With Specialists In The Role At Chelsea And City, Who Would Be The Ideal Director Of Football At Manchester United?

Posted: July 29, 2017 in Arsenal, Chelsea, European Football, Football, Manchester City, Manchester United, Opinion, Transfers
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At Manchester City it is Txiki Begiristain, at Chelsea it is Michael Emenalo, at Liverpool it is Michael Edwards and at Arsenal it is Arséne the Omnipotent.

These are the Directors of Football or Sporting Directors or Technical Directors or whatever other fancy name they have been given to justify a very large salary. A salary nobody would begrudge them providing they serve the club and the supporters well.

The two stand-out names here are the ones at Chelsea and City who have been responsible for some excellent signings at the two clubs. They seem to have adopted the attitude that if the manager wants the player enough, then they will pay the price.

Emenalo, to be fair, would appear to have blotted his copybook recently in allowing City to sign two or three Chelsea targets and United to sign another but, overall, he has a decent record.

Ed Woodward, on the other hand, appears to have reversed his “strategy” and will not now pay the going rate having done so for the last few years. In fact, he has paid MORE than the going rate for players in the recent past but managed to confuse supporters by refusing to meet the demands of Real Madrid for Alvaro Morata and then spending even more on Romelu Lukaku from Everton.

Now, whatever his “strategy” is, it isn’t working, as he has signed nobody since Lukaku, despite his manager resorting to begging in his press conferences for new players to be brought in.

It is long past the time for Ed to be replaced in this role. Leave him sorting out the sponsorship deals by all means but take him out of the transfer hot-seat.

The reason for clubs appointing Directors of Football is because transfer business is a specialist role. It is about contacts, friends of friends, the goodwill of other clubs and a trustworthy character. The impression at Old Trafford is that Ed Woodward has just photocopied David Gill’s contacts book and introduces himself to them over the phone when he needs a player.

This approach clearly doesn’t work. Contacts need nurturing, like any relationship and will only bear fruit after trust has been built and both parties are happy with each other.

One way of getting a head start over the opposition is to appoint a Director of Football who already has a famous name. This would help to circumnavigate some of the trust issues and would immediately open some of the doors which are closed to a new, unknown man.

The irritating aspects of this role at Old Trafford are twofold. Number one; it doesn’t exist. Number two is that United already employ some good candidates for the role of DoF but, at present they are employed as club ambassadors. Why? Because their faces are well known around the world and they have immense knowledge of the game.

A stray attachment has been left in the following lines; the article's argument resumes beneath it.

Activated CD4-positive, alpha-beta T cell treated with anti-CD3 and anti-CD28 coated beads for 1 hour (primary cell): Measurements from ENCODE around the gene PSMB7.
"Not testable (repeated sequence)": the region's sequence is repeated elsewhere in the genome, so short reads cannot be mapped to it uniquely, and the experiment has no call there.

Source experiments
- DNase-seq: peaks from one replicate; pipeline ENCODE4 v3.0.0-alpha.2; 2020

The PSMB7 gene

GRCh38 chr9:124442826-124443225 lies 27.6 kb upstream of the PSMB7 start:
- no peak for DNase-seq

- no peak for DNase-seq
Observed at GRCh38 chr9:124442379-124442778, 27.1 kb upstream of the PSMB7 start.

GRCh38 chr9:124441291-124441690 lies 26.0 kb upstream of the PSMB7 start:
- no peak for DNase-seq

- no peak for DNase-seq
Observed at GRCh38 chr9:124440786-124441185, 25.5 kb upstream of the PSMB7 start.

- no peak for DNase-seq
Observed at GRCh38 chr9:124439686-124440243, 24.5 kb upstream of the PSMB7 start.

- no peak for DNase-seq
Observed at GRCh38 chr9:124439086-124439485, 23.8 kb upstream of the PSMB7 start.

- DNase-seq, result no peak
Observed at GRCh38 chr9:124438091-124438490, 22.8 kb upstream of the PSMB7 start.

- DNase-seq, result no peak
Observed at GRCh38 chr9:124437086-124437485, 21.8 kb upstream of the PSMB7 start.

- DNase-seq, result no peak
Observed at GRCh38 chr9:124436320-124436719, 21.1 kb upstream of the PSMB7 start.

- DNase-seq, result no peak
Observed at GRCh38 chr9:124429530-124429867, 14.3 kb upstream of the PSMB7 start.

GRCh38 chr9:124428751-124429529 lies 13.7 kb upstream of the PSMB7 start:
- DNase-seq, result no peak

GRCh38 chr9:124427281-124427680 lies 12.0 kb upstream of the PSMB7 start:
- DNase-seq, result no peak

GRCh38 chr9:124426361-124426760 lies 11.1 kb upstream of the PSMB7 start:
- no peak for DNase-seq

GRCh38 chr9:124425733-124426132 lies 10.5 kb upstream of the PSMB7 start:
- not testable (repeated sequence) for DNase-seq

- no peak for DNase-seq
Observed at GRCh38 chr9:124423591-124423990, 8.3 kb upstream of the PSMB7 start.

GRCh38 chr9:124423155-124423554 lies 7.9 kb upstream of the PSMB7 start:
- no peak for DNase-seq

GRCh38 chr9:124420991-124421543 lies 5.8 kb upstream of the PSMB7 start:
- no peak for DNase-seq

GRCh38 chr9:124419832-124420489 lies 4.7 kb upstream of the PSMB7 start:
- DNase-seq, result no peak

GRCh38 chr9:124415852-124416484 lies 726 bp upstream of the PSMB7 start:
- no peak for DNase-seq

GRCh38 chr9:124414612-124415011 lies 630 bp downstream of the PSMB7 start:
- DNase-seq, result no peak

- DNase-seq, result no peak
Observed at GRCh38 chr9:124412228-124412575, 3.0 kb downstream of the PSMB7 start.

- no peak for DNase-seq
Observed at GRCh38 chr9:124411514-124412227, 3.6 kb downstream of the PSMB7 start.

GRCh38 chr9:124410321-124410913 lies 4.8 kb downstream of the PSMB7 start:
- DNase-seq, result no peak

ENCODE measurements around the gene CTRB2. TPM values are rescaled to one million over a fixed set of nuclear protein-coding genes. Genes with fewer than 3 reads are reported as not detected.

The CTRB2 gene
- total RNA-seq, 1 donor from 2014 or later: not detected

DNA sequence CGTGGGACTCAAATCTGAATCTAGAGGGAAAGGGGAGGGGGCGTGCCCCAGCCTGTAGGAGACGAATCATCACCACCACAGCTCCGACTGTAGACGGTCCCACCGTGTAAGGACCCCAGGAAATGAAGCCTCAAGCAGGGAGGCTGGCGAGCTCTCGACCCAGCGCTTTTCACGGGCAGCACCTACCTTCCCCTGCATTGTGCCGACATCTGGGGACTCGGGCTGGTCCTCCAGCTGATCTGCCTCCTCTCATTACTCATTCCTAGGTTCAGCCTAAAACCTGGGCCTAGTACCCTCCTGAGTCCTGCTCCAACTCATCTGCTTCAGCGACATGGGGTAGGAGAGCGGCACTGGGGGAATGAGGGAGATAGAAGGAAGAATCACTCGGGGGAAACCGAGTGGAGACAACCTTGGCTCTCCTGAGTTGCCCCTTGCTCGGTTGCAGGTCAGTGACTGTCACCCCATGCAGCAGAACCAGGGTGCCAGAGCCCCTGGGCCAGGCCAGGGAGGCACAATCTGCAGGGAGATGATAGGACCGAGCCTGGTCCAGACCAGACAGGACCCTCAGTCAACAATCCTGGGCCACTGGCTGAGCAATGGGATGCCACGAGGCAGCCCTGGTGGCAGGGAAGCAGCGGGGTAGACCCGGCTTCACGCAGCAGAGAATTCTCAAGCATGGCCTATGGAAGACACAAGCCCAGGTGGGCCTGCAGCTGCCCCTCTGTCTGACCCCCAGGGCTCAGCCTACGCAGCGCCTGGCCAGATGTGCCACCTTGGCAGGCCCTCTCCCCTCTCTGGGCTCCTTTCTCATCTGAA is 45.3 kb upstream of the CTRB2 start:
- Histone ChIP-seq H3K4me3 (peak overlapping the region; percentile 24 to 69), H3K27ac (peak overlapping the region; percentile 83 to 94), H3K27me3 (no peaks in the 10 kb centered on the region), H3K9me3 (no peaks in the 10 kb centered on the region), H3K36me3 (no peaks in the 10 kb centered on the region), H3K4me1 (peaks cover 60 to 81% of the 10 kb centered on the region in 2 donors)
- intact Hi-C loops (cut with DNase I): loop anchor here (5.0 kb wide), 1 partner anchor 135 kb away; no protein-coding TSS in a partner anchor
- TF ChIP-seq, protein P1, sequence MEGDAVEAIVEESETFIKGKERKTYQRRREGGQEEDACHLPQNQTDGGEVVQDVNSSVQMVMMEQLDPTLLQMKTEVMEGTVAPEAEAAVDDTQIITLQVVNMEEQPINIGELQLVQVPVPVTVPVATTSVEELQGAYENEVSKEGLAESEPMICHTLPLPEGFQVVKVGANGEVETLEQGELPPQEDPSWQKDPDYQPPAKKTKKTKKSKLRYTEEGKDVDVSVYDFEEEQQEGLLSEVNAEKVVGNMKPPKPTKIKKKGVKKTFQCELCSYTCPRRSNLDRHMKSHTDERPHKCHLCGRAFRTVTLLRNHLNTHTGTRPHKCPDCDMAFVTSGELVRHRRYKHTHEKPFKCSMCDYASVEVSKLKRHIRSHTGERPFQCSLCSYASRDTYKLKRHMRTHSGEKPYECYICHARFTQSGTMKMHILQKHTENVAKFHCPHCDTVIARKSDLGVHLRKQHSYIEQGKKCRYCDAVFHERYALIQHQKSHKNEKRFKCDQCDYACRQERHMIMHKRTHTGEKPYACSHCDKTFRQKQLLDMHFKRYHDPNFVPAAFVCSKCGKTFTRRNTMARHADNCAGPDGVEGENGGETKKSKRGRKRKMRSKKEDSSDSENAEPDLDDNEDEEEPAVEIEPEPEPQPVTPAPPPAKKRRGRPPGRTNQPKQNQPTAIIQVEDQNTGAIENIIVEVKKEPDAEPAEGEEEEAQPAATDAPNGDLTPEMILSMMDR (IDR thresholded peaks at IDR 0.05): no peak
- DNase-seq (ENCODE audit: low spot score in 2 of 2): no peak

Wouldn’t these be two big advantages to have as a DoF?

Without doubt the most famous club ambassadors at United are the two knights. They would probably turn down any job offer as they are both well into a retirement which allows that the club still pay them and they are only required to turn up at matches occasionally. They are also both getting on in years so probably wouldn’t appreciate being involved in the cut-throat business of football transfers!

There are others, however, who don’t appear to do very much other than travel the world and promote the club. Nice work if you can get it! Amongst these ex-players though, are candidates for the role of DoF and it might be worth giving it a try with one of them.

Bryan Robson, Denis Irwin and TV’s very own “Absolutely Dwight” Yorke are three well known names from the past who, you would think, would have no problem in talking to other clubs about signing their players, which is after all, the major requirement of the job. Whether or not any of them would choose to give up their current cushy numbers is another question and, if not, then alternatives need to be looked at, but the need for a DoF is not going to go away.

On the contrary, the argument for the position to be created at United has only strengthened and we have certainly been asking for it for four years or so now. Here’s an article we wrote for HITC on the same subject in 2013 and here’s another one.

What do you think? Vote in our poll on the left or tell us in the comments section below.


  1. RedMe says:

    After the documentary I saw a few years ago I wouldn’t trust Bryan Robson in the job.



    I would prefer other candidates from outside man utd to become Director of Football (experience candidates that is a specialist in the job for 2 to 3 clubs in 3 to 4 years). But there should a space for Technical Director and Sporting Director if there is, then the Technical Director should go Bryan Robson and the Sporting Director should go to Denis Irwin so that the Director Of Football, Technical Director and Sporting Director should work together.


  3. Yes, I agree Man United should create a post of Director of Football.


  4. Jaya Pillay says:

    A director of football is essential today. Ed Woodward is out of his depth. Clueless in dealing with transfers. It needs a person with a football pedigree. My vote goes to Bryan Robson.


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